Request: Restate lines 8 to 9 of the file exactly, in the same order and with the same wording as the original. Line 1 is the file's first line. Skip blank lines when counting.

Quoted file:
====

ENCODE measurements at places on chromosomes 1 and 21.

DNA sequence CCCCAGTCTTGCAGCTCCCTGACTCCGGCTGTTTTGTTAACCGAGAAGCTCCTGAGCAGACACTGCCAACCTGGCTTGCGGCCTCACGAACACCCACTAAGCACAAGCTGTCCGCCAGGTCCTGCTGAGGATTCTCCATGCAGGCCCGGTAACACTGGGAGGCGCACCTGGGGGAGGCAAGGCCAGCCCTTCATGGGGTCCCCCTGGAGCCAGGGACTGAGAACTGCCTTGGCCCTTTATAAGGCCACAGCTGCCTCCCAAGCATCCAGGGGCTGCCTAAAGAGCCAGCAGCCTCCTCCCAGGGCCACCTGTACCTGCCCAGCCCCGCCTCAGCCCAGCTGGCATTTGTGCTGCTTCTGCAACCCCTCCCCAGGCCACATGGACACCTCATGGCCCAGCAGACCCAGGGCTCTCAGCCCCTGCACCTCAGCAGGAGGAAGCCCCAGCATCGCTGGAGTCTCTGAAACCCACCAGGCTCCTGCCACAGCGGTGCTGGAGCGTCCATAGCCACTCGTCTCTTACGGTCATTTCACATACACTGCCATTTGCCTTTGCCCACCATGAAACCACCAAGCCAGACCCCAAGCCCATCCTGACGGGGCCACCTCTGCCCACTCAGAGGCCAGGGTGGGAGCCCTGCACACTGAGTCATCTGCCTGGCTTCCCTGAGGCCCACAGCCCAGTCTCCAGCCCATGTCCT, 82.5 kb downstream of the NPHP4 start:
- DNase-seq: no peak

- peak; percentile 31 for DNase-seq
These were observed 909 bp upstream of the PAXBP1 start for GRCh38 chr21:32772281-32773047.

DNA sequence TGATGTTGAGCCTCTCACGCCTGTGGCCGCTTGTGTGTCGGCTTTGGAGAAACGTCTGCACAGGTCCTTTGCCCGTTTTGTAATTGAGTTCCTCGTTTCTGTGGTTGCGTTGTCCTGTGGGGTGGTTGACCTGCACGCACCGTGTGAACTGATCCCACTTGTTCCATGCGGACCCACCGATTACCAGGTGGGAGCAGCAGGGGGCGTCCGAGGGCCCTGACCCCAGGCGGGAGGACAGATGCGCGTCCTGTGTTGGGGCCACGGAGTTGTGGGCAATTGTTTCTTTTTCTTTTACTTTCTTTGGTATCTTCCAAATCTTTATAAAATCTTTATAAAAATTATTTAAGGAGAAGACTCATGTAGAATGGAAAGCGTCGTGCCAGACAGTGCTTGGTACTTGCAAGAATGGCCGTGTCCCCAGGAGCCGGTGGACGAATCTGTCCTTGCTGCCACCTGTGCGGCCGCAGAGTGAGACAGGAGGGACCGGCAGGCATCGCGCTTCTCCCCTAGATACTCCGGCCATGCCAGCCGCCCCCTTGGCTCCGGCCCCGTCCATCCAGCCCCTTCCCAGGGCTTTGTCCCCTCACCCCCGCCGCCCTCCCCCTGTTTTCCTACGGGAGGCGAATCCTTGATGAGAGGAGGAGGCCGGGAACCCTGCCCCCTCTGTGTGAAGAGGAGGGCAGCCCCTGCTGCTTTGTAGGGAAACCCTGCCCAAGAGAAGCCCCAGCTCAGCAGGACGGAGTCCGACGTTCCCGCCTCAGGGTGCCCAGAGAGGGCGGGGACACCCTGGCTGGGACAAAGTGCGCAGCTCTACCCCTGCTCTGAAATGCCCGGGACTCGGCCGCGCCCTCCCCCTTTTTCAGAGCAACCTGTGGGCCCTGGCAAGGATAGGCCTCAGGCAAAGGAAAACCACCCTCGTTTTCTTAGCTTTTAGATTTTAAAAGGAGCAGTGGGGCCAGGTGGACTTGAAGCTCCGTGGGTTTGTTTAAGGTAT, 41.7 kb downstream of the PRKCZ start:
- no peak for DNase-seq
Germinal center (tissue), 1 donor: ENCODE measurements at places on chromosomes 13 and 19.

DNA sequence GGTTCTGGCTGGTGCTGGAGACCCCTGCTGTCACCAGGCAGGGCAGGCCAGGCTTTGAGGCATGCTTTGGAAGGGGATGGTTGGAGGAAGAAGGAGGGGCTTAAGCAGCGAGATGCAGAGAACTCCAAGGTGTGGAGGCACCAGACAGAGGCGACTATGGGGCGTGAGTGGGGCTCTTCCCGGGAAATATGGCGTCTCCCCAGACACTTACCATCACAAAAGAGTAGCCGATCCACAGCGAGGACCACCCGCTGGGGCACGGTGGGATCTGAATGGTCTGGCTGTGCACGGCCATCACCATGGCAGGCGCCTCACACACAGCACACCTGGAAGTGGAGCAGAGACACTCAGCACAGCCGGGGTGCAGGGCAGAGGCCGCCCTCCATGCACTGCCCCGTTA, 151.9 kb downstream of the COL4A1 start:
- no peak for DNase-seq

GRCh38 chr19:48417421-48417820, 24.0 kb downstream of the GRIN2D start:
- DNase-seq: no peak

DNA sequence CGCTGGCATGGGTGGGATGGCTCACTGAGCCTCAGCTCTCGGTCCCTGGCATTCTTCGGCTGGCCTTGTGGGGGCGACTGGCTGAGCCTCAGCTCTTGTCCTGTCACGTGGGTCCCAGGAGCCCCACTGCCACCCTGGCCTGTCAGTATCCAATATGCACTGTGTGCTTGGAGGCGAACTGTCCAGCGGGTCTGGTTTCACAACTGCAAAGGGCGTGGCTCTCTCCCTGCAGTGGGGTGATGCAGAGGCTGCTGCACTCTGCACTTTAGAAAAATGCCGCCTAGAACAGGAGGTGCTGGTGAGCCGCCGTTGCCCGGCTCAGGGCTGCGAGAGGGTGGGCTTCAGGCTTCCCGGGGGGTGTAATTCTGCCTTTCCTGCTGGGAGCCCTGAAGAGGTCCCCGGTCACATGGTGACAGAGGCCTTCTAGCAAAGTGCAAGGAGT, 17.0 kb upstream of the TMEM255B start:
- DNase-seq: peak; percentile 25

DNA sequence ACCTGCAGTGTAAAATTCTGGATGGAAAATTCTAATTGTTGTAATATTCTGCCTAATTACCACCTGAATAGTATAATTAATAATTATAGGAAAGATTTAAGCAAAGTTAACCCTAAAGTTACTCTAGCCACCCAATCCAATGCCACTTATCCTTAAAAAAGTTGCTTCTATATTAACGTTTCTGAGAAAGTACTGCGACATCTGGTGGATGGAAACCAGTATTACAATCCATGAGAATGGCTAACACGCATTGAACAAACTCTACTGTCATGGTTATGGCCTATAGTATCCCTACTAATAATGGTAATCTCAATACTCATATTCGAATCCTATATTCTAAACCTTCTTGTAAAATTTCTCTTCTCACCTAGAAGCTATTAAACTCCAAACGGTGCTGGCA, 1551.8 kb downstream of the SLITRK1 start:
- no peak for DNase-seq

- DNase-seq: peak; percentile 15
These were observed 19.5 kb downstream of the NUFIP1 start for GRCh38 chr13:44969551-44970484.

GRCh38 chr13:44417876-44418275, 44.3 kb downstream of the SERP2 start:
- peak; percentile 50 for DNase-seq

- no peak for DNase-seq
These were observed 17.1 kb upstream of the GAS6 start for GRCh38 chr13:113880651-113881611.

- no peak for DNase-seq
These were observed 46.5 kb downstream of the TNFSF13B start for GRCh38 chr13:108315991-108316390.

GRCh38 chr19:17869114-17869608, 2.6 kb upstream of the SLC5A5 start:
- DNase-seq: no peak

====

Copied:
Germinal center (tissue), 1 donor: ENCODE measurements at places on chromosomes 13 and 19.

DNA sequence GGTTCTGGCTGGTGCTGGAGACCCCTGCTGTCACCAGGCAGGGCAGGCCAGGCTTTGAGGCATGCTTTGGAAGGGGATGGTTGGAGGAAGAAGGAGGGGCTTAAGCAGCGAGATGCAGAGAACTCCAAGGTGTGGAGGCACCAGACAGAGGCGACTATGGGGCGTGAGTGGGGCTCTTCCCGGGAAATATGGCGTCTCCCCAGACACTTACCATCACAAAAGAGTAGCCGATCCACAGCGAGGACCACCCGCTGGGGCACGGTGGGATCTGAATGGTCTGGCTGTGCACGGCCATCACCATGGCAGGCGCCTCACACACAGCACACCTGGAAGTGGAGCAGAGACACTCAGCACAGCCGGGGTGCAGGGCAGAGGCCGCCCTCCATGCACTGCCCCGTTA, 151.9 kb downstream of the COL4A1 start: